pitch: Dacakis, 1997; Neumann & Welzel, 2004;
Petty, 2004; Thomas, 2003, 2005; Wagner et
F0 = (vibrating length of vocal folds/2) ⫻ al., 2003; Yang et al., 2002).
(mean vocal fold tension/vocal fold In general, professional opinion is mixed
density)1/2 about pitch-elevating surgery, with some clini-
cians stating that it is not a viable treatment op-
(Kunachak et al., 2000). Fundamental fre- tion (Andrews, 1999; Koufman, n.d.), and oth-
quency can thus be raised by shortening the ers recommending that surgery be considered a
folds, decreasing the total mass of the folds, or treatment of last resort for MTFs who have not
by increasing the tension of the folds (Neumann experienced satisfactory increase in voice pitch
et al., 2002a; Pickuth et al., 2000; Yang et al., following speech therapy (Lawrence, 2004;
2002). Surgical techniques to achieve this in- Oates & Dacakis, 1997; Wagner et al., 2003).
clude (a) anterior commissure advancement, Other clinicians are more enthusiastic about
(b) creation of an anterior vocal web, (c) crico- pitch-elevating surgery, suggesting that sur-
thyroid approximation, (d) induction of scar- gery can protect the voice from damage caused
ring along the vocal folds, or (e) reduction of by strain to elevate pitch through non-surgical
vocal folds by intracordal steroid injection, means (Brown et al., 2000; Neumann &
laser evaporation of the vocal fold, or compos- Welzel, 2004; Thomas, 2005; Yang et al.,
ite reduction or reconstruction of the vocal fold 2002). While there are clear risks of vocal sur-
(Brown et al., 2000; Donald, 1982; Kunachak gery and the decision to pursue vocal surgery
et al., 2000; Neumann et al., 2002a, 2002b; should be carefully considered, we feel the de-
Orloff, 2000; Pickuth et al., 2000; Thomas, cision about risk-benefit ratio and preferred
2005; Wagner et al., 2003; Yang et al., 2003). technique is best left to the patient, with input
To date, we feel that cricothyroid approxima- from both a trans-experienced surgeon and a
tion is the only method that has been assessed trans-experiencedspeech-languagepathologist.
with sufficient rigor to be considered a viable
treatment option (Brown et al., 2000; de Jong, Pre-Surgical Assessment
2003; Neumann et al., 2002b; Oates & Dacakis,
1997; Soderpalm et al., 2004; Wagner et al., In addition to the standard screening per-
2003; Yang et al., 2002). formed prior to any surgery, such as assessment

for risks relating to anesthesia and infection, as- should consult with the surgeon to determine
sessment prior to pitch-elevating surgery appropriate followup.
should include anatomical and functional as- Immediately following surgery, temporarily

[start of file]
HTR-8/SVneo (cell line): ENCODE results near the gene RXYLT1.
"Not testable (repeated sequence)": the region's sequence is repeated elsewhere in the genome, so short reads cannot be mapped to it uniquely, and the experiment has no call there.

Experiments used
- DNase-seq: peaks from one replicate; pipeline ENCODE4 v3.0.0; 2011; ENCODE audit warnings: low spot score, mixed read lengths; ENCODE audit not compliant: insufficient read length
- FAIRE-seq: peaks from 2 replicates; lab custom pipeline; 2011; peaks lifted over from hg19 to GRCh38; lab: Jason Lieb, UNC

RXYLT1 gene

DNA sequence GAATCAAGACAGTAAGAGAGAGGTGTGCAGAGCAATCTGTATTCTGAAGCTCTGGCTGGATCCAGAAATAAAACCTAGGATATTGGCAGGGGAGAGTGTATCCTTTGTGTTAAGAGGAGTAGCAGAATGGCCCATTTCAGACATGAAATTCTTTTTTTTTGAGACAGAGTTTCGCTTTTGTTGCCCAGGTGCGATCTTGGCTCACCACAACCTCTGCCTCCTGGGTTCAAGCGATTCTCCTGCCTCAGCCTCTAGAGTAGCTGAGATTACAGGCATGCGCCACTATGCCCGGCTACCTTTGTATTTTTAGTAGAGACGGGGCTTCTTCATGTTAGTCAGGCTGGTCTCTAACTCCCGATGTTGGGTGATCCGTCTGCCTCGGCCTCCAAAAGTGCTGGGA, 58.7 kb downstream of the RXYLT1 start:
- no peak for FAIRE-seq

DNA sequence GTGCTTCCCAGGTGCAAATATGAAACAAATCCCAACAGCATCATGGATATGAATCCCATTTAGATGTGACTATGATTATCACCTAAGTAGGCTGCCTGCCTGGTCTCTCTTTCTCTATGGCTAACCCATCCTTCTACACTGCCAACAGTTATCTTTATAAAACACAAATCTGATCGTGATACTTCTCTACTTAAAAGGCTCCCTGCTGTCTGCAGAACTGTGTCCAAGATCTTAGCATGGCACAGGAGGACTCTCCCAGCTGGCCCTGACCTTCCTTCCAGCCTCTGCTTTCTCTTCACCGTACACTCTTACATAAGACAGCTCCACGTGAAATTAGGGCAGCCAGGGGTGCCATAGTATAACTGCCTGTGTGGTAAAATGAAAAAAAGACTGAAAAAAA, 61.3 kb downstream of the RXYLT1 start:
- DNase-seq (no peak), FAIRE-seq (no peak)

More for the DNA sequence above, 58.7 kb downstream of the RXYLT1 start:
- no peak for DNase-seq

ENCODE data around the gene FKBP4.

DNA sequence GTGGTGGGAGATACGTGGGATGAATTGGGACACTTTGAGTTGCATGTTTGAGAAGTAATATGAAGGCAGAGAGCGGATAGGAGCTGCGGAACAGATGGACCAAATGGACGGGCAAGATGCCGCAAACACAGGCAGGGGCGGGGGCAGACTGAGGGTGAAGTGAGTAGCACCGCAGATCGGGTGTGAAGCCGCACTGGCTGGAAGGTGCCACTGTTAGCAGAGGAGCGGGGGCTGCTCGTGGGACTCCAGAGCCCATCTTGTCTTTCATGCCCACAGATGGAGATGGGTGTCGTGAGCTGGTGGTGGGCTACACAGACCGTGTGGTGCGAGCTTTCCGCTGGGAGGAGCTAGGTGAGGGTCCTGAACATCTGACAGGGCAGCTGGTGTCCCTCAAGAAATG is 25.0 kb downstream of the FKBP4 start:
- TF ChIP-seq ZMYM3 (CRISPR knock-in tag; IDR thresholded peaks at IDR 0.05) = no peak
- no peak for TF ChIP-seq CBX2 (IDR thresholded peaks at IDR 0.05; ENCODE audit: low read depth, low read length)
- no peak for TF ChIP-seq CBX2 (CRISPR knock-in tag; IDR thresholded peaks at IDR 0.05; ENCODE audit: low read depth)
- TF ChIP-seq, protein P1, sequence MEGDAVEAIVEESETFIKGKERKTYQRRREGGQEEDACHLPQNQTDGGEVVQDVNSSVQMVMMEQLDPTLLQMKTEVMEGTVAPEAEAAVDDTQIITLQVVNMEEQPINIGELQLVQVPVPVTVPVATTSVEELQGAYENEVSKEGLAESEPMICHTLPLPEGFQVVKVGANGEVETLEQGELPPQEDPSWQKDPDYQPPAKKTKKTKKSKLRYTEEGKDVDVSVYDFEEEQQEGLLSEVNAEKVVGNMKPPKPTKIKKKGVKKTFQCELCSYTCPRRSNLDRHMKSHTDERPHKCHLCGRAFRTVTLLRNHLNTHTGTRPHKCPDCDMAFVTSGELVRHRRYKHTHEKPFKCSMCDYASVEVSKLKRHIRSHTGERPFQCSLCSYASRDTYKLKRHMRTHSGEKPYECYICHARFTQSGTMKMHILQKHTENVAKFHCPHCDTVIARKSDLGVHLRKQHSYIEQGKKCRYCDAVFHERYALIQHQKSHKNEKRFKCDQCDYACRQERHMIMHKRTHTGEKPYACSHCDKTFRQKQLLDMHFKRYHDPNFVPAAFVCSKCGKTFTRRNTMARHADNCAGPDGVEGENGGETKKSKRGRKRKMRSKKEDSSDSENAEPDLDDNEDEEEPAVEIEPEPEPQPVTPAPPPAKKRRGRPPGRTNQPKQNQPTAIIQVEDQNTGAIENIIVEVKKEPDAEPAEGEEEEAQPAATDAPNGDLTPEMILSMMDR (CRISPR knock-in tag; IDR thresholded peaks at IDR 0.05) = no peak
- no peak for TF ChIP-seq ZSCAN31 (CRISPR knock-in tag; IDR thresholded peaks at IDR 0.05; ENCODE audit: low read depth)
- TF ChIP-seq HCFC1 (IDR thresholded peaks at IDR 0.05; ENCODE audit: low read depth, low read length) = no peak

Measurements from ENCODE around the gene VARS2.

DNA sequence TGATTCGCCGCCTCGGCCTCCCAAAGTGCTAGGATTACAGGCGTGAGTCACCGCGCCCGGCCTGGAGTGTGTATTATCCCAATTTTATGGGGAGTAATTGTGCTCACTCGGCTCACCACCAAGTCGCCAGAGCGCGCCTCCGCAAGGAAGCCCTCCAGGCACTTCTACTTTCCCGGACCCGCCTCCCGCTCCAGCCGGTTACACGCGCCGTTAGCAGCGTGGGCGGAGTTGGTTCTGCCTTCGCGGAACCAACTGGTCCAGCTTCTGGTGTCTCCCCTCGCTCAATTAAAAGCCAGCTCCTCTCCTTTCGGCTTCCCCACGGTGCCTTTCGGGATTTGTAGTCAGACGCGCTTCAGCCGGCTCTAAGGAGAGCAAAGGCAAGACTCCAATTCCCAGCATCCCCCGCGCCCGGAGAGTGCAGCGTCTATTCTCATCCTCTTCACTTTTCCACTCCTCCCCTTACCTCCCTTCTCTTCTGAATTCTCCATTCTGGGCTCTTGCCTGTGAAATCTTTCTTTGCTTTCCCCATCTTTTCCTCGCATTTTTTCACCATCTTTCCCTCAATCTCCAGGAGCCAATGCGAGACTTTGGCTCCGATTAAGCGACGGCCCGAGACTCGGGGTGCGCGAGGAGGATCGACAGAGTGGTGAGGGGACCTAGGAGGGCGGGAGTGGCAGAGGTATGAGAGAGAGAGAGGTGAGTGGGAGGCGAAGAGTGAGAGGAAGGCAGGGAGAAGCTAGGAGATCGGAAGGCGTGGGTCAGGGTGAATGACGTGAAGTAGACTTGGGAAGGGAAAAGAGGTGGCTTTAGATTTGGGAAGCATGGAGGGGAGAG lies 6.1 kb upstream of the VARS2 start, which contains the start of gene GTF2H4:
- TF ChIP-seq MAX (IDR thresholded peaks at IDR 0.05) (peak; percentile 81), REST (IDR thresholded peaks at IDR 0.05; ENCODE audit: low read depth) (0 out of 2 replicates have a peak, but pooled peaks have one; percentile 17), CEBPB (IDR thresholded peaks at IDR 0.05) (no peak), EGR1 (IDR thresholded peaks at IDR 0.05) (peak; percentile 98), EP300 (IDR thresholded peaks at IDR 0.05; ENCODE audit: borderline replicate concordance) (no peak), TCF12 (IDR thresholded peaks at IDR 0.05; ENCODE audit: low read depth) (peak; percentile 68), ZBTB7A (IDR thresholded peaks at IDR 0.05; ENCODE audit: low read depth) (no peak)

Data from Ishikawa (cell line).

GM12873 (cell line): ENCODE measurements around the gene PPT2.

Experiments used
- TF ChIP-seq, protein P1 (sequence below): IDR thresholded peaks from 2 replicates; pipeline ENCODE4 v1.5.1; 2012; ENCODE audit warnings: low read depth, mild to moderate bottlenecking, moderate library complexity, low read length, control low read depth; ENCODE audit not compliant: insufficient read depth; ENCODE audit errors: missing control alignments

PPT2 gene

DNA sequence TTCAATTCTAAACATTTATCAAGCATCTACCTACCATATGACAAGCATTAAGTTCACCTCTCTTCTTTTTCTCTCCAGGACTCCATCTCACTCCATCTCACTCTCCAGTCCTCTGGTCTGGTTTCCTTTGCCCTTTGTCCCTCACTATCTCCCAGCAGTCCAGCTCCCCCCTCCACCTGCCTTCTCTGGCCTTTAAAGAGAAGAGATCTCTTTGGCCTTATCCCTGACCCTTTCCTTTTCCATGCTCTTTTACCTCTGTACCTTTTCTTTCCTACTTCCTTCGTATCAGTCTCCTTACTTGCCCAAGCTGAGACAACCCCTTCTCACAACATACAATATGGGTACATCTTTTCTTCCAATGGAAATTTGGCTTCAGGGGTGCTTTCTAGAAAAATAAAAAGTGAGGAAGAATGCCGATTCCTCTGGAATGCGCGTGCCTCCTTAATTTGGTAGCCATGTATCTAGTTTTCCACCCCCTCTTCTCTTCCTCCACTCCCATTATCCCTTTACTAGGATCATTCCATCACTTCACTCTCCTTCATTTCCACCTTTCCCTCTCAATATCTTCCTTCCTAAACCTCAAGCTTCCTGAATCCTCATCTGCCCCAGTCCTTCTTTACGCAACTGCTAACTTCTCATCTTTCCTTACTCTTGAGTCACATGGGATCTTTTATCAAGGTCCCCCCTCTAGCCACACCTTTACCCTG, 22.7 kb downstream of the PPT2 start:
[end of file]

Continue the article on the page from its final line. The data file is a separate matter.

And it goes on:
sessment of the larynx, subjective auditory as- decreased pitch, diminished voice quality, and
sessment by both a speech-language patholo- edema were commonly reported in the litera-
gist and the surgeon, and computer recording ture, with spontaneous recovery in most cases.
and analysis of pitch range (Neumann & Less common complications that required
Welzel, 2004; Yang et al., 2002). Care should medical intervention included mild emphy-
be taken to ensure the patient understands the sema, neck abscess, negative response to the
risks and anticipated outcome of the technique sutures or plates used in cricothyroid approxi-
that will be used. mation (requiring removal of the material),
After finding that some subjects have and loosening of the sutures used in crico-
strained and unnaturally elevated voices fol- thyroid approximation, requiring further sur-
lowing surgery, attributed to habitually speak- gery (Neumann & Welzel, 2004; Wagner et al.,
ing at an artificially elevated pitch for sustained 2003).
periods of time prior to surgery, one surgical For most pitch-elevating surgical tech-
group reported testing for ability to phonate at a niques, it is recommended that patients not use
pitch within the masculine range as part of pre- the voice at all for one to seven days after sur-
operative consultation (Yang et al., 2002). Cli- gery, and then use the voice cautiously until any
ents who are unable to do this were felt to have discomfort due to postoperative edema has
the equivalent of a muscle tension dysphonia, passed (Brown et al., 2000; Neumann &
and were referred for preoperative voice ther- Welzel, 2004; Orloff, 2000). For the more inva-
apy to recover the ability to produce relaxed sive combined thyroid cartilage and vocal fold